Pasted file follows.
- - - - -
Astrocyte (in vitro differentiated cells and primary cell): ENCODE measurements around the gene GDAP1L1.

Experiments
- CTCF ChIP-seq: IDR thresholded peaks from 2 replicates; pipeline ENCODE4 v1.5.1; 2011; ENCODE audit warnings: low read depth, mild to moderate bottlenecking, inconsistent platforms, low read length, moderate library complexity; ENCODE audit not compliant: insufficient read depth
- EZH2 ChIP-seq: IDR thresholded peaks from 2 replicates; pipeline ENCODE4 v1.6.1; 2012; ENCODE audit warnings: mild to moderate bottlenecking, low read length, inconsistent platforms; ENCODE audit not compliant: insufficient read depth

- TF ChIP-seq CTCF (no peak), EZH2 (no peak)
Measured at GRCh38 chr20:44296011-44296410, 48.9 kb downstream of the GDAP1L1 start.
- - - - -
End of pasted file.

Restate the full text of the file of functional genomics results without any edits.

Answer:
Astrocyte (in vitro differentiated cells and primary cell): ENCODE measurements around the gene GDAP1L1.

Experiments
- CTCF ChIP-seq: IDR thresholded peaks from 2 replicates; pipeline ENCODE4 v1.5.1; 2011; ENCODE audit warnings: low read depth, mild to moderate bottlenecking, inconsistent platforms, low read length, moderate library complexity; ENCODE audit not compliant: insufficient read depth
- EZH2 ChIP-seq: IDR thresholded peaks from 2 replicates; pipeline ENCODE4 v1.6.1; 2012; ENCODE audit warnings: mild to moderate bottlenecking, low read length, inconsistent platforms; ENCODE audit not compliant: insufficient read depth

- TF ChIP-seq CTCF (no peak), EZH2 (no peak)
Measured at GRCh38 chr20:44296011-44296410, 48.9 kb downstream of the GDAP1L1 start.